Europe most dangerous cities

March 15, 2012
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(This article was first published on Eran Raviv » R, and kindly contributed to R-bloggers)

When I was searching for data about U.S prison population, for another post, I run across eurostat, a nice source for data to play around with. I pooled some numbers, specifically homicides recorded by the police. A panel data for 36 cities over time, from 2000 to 2009. Lets see which are the cities that have problems in this area.

The first few lines look like:

  CITIES.TIME 2000 2001 2002 2003 2004 2005 2006 2007 2008 2009
1   Amsterdam   44   33   24   39   27   32   17   32   17   33
2      Athina   52   47   46   47   41   49   43   68   69   70
3     Belfast   21   15   16    4    8   15    9    6    2    6
4     Beograd   93   70   42   40   42   49   52   51   38   27

The graph for the growth rate \( (\frac{x_t}{x_{t-1}} – 1)\) looks like this:

Homocide Growth Rate Over Time

Despite it being very colorful, its not really useful. We can see many spikes meaning an increase of 300%, which of course derived from a city with a jump in homicide from one to three cases that year. Hadley Wickham gave a nice NBA example, where you better not pick the player with best percent accuracy, you will just end up with 5 people that shoot 100% which is based on one attempt at the hoop. Now what? We can use the level of homicide as a measure for the size of the city, so we get the following figure:homocide Growth Rate over LevelNow we look for points (cities) that sit in the upper right quadrant. Which will mean, high growth rate coupled with high level of homicide. A way to do that is to order the observation according to the strange expression: $$\frac{Homicide Rate}{\frac{1}{average level} }$$

When Average level is low, the expression is low, and the reverse. the nominator is clear I hope. Now we order them and bar-plot the most problematic cities:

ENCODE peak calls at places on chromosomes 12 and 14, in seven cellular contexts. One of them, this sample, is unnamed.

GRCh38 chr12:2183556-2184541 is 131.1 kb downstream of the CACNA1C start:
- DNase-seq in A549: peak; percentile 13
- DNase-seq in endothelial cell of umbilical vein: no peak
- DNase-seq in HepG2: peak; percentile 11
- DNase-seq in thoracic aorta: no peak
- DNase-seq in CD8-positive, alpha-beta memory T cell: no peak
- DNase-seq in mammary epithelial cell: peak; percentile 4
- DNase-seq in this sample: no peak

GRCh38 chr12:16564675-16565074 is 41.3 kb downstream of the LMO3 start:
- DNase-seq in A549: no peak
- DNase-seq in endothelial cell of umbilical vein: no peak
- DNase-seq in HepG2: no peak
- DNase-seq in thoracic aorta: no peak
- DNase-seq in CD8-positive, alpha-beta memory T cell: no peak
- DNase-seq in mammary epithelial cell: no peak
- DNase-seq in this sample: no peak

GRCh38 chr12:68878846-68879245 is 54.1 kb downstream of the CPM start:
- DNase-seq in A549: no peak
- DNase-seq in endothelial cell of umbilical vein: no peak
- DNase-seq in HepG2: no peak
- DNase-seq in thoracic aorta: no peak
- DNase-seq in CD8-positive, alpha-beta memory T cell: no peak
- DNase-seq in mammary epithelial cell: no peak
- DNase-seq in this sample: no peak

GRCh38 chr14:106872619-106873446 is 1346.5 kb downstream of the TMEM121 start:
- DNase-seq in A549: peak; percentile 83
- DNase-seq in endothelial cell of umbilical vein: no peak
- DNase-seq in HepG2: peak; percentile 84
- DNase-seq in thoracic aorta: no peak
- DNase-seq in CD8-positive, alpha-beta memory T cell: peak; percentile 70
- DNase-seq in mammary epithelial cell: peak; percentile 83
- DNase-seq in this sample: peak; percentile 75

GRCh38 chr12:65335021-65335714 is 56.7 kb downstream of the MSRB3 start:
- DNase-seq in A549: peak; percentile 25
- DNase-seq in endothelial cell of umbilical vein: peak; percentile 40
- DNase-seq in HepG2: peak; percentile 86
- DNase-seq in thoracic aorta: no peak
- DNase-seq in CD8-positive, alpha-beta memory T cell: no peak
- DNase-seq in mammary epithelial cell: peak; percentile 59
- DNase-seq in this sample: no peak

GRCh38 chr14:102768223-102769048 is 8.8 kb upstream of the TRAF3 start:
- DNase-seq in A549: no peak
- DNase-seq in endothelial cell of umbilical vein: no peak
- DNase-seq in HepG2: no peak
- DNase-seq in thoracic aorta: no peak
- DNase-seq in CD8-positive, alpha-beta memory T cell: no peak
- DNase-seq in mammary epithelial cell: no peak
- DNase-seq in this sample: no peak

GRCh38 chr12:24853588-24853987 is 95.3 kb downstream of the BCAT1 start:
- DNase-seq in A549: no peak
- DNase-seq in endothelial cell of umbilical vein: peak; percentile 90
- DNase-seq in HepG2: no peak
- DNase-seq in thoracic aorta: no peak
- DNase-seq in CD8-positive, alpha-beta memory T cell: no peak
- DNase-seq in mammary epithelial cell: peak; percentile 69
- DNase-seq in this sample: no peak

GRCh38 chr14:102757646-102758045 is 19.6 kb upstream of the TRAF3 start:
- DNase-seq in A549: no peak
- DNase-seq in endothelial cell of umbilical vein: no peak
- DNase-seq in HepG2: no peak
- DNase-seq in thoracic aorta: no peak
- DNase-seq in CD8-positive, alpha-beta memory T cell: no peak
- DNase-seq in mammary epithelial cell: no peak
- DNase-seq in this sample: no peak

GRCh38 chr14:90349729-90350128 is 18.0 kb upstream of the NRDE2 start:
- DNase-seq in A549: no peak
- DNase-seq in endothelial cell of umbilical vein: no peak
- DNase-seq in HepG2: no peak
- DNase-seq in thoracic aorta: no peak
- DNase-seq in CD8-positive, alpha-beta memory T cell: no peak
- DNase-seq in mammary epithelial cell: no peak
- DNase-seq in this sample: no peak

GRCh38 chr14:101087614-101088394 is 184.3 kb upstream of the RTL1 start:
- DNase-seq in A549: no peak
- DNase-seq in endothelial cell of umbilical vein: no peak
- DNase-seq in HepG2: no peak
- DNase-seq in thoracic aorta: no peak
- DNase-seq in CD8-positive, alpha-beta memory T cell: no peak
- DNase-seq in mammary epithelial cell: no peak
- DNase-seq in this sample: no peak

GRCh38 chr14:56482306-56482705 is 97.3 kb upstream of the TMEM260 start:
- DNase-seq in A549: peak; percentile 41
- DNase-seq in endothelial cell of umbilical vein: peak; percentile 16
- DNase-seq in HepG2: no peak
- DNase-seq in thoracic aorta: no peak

Most Dangerous Cities

That is it. Thanks for reading. Code and references are below.

Comments:                                                                                                                           
1. Of course, I could have gotten some data on the actual population in these cities, but where is the fun in that?
2. Some of the most dangerous cities are not in, e.g. Marseilles-France or Sofia-Bulgaria, they are just not in the dataset.
Code:

?View Code RSPLUS
t2 = read.table("/homocide1.txt", sep = "\t", header = T)
head(t2, 4) ; dim(t2) ; names(t2)
names(t2)[2:11] = seq(2000,2009,1) # drop the time index
matplot(t(t2[,2:NCOL(t2)]), ty = "b", pch = 1)
t22 = t2[,2:11]+1 # Avoid inf in the rate of change
rt2 = t22[,2:NCOL(t22)]/t22[,1:(NCOL(t22)-1)] - 1
matplot(t(rt2), ty = "b", pch = 1, xaxt = "n", 
xlab = "Time", ylab = "Growth Rate", cex.lab = 1.5, 
main = "Growth Rate over Time") 
axis(side = 1, at = c(1:9), labels = seq(2001,2009,1))
plot(apply(rt2,1,mean)~apply(t22[,2:10],1,mean), pch = 19, xlab = "Mean Homocide level", 
cex.lab = 1.2, ylab = "Growth Rate", col = "blue", main = "Homocide Growth Rate over Mean Homocide Level")
a1 = apply(rt2,1,mean)/(1/apply(t22[,2:10],1,mean)) # the funny expression
x11()
d = 1.5 # just few largest
a2 = sort(a1[a1>d])
barplot(a2, names.arg = t2[c(as.numeric(names(a2))),1], horiz = F, cex.names = 1, space = 0.03, 
angle = 45, density=NULL, col = "lightblue",width = .2, main ="Most Dengerous Cities" )

Related:

Practical tools for exploring data and models.

Data Mining with R: Learning with Case Studies (Chapman & Hall/CRC Data Mining and Knowledge Discovery Series)

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